Young children, up to age five or six, are the most confused and the most disoriented by their parents' separation. They often fear they are going to be abandoned by their parents, which causes great anxiety. The loss of a parent is extremely sad to a child of this age because they feel that their needs are not going to be attended to as well as they had before, when their needs are not going to be attended to as well as they had before, when their family was together. Many of the children in this group are worried that they will be left without a family or their parents might have money troubles and they will be deprived of food and toys. These thoughts that children of this age have cause them to have feelings of guilt, being unloved and fear of being alone. Some children will be extremely sad and show signs of depression and even sleeplessness. They might feel rejected by the parent who left and think that it is all their fault, that they weren't good children and their parents stopped loving them. They also sometimes have increased tantrums, or may cry more easily than usual. Children at this age may develop physical complaints, like headaches, or stomachaches due to this depressing situation and time they are going through.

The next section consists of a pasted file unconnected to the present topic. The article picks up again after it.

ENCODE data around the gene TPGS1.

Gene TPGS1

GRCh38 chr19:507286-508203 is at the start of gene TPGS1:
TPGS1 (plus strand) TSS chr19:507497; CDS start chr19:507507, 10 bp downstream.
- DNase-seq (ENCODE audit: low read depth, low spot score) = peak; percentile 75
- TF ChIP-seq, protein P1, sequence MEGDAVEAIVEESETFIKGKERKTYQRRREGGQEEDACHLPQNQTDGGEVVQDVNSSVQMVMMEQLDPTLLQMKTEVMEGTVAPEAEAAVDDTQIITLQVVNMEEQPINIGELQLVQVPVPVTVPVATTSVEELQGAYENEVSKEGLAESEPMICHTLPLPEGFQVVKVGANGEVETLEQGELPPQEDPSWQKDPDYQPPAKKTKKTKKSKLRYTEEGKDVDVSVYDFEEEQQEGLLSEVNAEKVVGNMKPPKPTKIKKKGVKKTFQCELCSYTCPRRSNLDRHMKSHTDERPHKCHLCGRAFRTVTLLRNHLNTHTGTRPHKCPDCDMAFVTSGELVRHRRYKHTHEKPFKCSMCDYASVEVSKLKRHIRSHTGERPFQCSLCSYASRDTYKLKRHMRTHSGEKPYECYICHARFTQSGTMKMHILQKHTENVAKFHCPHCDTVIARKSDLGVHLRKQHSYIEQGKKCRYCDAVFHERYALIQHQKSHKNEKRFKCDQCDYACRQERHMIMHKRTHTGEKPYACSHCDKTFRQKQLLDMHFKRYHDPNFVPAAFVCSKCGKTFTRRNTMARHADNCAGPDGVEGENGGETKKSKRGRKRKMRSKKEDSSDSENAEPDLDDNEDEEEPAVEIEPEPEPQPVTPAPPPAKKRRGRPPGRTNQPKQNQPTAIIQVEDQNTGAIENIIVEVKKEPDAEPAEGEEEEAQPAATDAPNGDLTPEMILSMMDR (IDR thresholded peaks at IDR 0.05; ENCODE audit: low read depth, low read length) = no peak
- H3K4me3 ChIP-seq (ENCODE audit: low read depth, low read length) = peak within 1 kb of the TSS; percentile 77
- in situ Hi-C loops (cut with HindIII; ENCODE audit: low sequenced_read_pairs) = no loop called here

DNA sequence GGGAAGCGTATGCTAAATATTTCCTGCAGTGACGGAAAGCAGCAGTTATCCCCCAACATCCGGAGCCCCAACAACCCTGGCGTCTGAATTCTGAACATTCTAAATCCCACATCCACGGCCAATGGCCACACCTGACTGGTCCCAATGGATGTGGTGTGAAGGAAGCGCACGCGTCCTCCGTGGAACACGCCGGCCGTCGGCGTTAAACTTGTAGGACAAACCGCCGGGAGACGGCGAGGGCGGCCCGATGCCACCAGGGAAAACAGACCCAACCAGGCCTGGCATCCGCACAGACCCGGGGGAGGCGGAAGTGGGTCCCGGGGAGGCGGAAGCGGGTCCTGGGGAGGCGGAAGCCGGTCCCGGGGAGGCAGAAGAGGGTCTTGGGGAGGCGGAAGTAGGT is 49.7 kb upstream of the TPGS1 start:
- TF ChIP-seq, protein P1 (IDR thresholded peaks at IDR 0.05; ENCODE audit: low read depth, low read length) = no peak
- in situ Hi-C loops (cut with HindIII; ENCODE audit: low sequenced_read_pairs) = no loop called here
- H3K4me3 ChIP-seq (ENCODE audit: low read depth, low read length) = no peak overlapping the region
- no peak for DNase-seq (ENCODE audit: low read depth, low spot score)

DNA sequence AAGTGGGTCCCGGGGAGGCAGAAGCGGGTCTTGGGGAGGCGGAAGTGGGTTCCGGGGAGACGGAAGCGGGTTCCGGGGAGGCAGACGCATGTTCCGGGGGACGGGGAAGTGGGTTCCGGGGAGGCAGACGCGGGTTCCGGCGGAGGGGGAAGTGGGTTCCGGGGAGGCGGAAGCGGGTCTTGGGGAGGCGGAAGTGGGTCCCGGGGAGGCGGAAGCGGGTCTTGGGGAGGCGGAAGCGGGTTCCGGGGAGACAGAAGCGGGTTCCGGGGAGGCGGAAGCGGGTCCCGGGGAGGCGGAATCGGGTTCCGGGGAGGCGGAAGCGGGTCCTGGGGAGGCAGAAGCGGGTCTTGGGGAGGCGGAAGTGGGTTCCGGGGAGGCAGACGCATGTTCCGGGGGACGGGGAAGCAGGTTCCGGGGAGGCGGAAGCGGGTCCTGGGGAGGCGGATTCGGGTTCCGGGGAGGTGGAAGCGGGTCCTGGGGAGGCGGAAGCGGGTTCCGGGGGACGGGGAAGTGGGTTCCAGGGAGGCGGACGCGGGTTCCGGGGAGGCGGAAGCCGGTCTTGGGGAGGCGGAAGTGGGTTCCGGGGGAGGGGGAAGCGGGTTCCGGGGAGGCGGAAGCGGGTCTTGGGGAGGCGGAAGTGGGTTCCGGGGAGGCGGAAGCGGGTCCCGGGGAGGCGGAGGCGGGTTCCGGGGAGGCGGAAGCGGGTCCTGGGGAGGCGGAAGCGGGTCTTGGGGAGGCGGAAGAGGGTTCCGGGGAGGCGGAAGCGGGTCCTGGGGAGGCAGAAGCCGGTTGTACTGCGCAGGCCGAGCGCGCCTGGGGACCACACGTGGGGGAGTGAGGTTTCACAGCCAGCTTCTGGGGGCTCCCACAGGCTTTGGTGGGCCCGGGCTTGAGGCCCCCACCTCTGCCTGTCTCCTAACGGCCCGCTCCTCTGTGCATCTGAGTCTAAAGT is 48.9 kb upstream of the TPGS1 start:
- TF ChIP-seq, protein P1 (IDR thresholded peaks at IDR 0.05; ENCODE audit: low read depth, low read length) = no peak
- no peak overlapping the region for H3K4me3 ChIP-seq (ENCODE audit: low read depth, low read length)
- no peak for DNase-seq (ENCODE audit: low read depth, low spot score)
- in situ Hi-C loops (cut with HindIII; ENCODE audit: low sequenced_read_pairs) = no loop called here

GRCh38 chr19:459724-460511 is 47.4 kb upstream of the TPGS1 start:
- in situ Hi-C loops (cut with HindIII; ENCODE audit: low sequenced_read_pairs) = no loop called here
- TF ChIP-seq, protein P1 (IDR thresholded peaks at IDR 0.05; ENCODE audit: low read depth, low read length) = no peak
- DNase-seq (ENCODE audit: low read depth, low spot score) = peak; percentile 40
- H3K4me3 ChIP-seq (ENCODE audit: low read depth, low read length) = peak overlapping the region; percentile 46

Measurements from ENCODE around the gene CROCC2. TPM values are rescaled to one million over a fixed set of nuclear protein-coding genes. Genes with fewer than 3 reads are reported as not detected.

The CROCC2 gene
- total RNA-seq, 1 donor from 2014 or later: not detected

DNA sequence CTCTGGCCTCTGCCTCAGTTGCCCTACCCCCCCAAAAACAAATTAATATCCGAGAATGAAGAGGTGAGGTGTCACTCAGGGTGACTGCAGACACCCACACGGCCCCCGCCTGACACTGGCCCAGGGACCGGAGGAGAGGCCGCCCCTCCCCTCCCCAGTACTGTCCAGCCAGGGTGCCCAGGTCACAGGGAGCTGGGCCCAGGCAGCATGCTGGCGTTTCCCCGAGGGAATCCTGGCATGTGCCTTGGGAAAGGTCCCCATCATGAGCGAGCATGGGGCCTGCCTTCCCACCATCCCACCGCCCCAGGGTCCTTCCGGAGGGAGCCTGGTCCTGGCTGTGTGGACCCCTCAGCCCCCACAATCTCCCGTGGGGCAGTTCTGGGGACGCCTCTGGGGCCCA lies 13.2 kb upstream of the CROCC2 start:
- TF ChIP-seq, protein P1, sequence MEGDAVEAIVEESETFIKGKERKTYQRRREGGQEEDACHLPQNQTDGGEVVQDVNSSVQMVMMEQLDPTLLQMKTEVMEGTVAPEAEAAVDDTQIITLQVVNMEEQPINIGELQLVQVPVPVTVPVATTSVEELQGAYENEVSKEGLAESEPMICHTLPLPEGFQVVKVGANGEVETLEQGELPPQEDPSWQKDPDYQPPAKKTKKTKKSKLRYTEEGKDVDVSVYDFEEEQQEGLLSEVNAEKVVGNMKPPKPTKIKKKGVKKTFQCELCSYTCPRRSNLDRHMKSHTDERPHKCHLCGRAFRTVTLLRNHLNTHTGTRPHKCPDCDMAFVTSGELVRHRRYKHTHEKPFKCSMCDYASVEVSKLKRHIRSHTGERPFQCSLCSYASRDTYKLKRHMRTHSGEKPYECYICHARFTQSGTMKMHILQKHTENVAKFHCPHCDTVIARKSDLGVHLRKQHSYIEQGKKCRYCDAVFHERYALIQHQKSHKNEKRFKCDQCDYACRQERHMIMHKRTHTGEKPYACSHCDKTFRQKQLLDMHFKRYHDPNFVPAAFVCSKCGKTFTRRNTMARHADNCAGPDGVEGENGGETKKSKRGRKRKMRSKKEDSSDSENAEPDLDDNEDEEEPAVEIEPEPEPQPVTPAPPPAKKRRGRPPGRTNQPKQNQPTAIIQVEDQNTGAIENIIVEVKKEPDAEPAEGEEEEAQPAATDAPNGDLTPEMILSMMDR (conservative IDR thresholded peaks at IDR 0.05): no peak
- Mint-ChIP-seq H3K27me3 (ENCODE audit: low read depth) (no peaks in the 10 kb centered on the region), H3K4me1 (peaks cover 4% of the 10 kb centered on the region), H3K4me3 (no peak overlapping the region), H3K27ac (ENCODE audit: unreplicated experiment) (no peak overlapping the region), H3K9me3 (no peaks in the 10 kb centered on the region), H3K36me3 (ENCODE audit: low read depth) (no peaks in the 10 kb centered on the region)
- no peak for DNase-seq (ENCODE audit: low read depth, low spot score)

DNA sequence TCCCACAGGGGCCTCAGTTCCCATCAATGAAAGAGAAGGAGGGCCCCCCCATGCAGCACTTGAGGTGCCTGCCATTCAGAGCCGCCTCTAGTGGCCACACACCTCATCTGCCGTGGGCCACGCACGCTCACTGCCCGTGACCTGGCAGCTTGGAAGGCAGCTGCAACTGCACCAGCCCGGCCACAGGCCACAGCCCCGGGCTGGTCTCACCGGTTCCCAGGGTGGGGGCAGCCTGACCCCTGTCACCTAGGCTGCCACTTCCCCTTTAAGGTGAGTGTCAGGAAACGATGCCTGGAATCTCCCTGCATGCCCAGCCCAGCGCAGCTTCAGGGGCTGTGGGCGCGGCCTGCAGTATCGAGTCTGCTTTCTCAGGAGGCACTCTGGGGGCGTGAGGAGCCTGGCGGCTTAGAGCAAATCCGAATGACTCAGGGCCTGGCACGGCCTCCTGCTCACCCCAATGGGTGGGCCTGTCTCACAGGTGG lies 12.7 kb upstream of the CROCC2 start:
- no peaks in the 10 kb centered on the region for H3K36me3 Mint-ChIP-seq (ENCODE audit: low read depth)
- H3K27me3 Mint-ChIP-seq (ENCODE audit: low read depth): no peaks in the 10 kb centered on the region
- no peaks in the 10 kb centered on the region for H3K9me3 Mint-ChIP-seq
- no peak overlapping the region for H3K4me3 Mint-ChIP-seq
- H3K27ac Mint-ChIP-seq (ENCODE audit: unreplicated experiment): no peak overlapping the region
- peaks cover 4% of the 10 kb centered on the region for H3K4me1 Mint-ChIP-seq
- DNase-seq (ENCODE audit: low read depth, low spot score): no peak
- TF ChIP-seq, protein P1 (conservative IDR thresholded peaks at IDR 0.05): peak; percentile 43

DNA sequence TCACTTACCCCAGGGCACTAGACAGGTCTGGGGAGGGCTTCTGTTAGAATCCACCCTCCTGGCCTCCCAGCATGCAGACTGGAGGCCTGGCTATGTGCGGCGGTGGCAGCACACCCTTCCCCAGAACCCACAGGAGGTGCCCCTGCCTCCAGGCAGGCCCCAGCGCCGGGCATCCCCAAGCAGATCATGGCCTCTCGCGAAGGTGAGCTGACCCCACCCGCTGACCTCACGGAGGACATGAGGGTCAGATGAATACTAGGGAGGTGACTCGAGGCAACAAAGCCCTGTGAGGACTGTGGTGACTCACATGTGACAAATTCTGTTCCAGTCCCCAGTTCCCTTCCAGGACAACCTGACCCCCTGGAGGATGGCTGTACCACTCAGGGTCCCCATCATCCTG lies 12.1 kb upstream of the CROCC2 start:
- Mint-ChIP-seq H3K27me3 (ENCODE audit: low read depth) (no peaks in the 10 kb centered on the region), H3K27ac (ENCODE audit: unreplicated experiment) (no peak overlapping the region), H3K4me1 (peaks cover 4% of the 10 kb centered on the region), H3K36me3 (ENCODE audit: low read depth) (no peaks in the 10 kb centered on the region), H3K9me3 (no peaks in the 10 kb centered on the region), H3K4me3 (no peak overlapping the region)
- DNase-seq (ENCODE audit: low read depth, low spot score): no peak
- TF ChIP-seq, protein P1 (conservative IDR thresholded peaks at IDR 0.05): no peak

Psychologists Judith Wallerstine and Kelly interviewed and studied children of different ages whose parents were divorced, to see the impact divorce had caused these kids. "They blame themselves for their parents' breakup" exclaimed Wallerstine "one child felt that her play had been too noisy, while another thought that daddy didn't like her dog". ( 4)